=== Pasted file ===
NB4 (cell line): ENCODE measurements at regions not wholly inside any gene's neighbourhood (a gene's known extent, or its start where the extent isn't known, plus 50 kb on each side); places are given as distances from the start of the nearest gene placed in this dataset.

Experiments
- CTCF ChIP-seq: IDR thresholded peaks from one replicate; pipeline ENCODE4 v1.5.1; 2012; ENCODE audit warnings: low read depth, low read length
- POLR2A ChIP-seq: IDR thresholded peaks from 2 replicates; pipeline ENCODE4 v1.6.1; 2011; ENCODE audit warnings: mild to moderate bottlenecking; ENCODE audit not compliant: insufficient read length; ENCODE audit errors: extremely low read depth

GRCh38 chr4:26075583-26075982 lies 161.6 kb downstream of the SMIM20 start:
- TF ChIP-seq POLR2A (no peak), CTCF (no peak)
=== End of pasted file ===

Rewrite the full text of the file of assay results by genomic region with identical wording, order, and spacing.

NB4 (cell line): ENCODE measurements at regions not wholly inside any gene's neighbourhood (a gene's known extent, or its start where the extent isn't known, plus 50 kb on each side); places are given as distances from the start of the nearest gene placed in this dataset.

Experiments
- CTCF ChIP-seq: IDR thresholded peaks from one replicate; pipeline ENCODE4 v1.5.1; 2012; ENCODE audit warnings: low read depth, low read length
- POLR2A ChIP-seq: IDR thresholded peaks from 2 replicates; pipeline ENCODE4 v1.6.1; 2011; ENCODE audit warnings: mild to moderate bottlenecking; ENCODE audit not compliant: insufficient read length; ENCODE audit errors: extremely low read depth

GRCh38 chr4:26075583-26075982 lies 161.6 kb downstream of the SMIM20 start:
- TF ChIP-seq POLR2A (no peak), CTCF (no peak)